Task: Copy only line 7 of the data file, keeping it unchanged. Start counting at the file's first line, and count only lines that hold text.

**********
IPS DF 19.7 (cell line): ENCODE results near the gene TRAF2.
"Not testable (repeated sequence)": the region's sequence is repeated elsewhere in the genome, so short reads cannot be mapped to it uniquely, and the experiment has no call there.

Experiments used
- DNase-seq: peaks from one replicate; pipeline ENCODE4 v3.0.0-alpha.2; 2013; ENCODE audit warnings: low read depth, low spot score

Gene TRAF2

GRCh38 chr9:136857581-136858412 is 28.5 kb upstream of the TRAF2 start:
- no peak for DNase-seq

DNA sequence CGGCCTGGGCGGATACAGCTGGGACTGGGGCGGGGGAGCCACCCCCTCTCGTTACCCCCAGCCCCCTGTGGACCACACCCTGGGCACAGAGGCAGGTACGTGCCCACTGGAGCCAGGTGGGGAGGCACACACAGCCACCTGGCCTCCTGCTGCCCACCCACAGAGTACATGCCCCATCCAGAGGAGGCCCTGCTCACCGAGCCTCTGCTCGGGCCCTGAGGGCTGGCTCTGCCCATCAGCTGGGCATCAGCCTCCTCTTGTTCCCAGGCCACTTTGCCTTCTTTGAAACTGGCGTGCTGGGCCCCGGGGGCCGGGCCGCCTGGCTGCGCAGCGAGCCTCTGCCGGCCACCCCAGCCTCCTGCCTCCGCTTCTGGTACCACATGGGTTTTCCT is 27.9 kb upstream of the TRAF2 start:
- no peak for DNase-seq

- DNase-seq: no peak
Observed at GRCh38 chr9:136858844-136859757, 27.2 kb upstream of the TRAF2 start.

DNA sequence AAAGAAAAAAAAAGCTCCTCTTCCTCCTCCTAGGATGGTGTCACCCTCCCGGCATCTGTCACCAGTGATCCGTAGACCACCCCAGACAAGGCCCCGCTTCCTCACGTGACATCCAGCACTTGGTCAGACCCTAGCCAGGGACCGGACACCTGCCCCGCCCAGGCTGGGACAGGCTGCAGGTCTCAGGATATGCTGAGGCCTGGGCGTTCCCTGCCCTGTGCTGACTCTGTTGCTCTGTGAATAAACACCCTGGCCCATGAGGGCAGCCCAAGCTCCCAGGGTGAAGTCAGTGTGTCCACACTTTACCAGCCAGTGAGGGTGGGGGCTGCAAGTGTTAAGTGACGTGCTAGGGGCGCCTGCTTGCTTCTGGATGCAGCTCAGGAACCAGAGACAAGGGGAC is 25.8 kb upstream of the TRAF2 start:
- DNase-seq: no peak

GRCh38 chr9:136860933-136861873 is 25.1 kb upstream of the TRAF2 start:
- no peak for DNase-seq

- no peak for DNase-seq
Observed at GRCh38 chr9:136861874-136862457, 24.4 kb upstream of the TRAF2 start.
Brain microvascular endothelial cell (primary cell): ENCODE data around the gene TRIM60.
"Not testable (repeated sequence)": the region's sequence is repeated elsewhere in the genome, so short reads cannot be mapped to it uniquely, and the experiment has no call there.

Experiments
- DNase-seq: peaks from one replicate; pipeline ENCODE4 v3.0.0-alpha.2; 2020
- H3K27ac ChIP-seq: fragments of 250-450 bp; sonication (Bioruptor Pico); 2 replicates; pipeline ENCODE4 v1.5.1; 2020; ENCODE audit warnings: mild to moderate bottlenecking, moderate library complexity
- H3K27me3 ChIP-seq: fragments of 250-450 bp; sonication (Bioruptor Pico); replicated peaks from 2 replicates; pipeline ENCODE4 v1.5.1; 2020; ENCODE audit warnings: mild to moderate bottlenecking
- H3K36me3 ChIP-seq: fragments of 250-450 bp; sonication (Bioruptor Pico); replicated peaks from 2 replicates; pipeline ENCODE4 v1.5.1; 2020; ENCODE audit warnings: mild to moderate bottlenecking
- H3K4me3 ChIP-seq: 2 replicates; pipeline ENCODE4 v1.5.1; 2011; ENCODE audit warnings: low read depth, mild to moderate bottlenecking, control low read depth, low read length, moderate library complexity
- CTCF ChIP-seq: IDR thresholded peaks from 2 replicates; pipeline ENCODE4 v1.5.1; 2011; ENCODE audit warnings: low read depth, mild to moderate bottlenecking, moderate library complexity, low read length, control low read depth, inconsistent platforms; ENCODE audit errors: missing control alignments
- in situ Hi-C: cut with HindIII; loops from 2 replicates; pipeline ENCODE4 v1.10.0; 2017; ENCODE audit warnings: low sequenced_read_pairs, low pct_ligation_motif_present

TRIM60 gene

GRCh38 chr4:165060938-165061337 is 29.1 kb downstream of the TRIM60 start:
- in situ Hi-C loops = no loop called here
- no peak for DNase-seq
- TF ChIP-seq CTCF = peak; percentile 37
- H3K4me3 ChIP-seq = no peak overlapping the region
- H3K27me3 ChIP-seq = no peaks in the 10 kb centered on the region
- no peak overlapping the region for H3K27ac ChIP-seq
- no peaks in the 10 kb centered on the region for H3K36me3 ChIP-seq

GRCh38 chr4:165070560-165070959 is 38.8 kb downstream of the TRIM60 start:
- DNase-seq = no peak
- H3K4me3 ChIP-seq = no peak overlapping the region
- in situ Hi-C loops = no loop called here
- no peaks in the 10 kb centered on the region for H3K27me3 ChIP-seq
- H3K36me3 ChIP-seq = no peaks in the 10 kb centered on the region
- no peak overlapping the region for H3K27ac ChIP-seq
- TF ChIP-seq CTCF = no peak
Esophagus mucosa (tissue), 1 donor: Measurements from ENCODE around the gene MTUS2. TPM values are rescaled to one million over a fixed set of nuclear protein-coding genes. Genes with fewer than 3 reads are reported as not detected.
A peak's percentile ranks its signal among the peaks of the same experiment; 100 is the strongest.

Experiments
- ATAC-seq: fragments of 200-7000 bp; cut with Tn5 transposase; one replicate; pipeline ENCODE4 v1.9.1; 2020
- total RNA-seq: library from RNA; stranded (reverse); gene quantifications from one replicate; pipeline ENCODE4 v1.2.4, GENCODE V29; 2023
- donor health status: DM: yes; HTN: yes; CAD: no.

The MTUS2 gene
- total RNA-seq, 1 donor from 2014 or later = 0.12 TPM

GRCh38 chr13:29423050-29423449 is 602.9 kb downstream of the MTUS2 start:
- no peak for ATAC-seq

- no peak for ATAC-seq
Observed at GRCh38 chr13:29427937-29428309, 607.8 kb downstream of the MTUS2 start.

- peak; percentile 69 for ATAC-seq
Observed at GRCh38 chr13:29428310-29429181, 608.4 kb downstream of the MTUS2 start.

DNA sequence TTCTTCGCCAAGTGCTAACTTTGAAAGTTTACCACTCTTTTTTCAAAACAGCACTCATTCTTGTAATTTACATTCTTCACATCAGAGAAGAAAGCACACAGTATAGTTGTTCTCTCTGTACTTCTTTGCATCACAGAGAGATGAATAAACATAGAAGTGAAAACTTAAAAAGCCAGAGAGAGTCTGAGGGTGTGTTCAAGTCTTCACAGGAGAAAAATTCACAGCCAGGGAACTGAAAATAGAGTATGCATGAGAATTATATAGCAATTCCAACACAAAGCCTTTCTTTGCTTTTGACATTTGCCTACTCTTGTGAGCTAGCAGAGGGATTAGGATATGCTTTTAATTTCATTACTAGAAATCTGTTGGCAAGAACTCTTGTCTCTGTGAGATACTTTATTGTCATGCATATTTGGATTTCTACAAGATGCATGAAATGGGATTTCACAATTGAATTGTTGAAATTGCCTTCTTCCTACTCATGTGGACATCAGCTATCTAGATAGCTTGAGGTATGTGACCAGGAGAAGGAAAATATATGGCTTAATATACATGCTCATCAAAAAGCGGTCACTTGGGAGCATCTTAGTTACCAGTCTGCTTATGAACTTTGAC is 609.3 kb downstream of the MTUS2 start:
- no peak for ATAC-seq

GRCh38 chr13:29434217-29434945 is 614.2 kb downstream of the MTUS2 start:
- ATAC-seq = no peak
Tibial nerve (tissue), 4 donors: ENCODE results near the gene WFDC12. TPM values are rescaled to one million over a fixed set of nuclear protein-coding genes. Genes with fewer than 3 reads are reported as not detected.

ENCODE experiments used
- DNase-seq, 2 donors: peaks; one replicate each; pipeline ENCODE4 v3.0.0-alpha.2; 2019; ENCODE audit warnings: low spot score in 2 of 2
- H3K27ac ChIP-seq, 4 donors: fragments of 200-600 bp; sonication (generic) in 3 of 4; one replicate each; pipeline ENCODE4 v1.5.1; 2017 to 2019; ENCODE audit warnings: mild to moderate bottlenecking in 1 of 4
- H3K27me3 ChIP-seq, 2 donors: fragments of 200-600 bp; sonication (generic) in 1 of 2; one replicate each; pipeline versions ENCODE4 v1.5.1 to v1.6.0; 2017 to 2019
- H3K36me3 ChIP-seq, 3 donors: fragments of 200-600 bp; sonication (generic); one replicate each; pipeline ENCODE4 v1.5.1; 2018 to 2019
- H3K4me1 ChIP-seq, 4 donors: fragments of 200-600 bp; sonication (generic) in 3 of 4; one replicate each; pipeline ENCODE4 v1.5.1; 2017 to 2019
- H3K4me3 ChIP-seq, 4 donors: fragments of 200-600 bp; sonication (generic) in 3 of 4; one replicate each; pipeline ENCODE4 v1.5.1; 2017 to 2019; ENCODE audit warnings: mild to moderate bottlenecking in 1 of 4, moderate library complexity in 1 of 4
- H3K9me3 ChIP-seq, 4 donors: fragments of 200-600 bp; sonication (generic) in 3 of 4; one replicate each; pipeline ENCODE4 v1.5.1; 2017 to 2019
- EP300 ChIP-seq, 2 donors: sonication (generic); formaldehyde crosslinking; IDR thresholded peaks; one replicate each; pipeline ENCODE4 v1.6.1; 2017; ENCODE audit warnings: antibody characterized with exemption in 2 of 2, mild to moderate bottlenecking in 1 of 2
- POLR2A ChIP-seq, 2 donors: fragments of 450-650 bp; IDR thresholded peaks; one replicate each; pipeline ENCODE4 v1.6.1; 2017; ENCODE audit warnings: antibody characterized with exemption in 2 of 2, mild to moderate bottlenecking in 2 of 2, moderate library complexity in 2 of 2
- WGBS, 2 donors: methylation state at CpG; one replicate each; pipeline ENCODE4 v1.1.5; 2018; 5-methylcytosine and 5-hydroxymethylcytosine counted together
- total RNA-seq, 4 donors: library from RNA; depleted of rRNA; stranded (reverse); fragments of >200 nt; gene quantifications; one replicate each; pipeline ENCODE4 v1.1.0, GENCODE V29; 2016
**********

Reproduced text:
- no peak for DNase-seq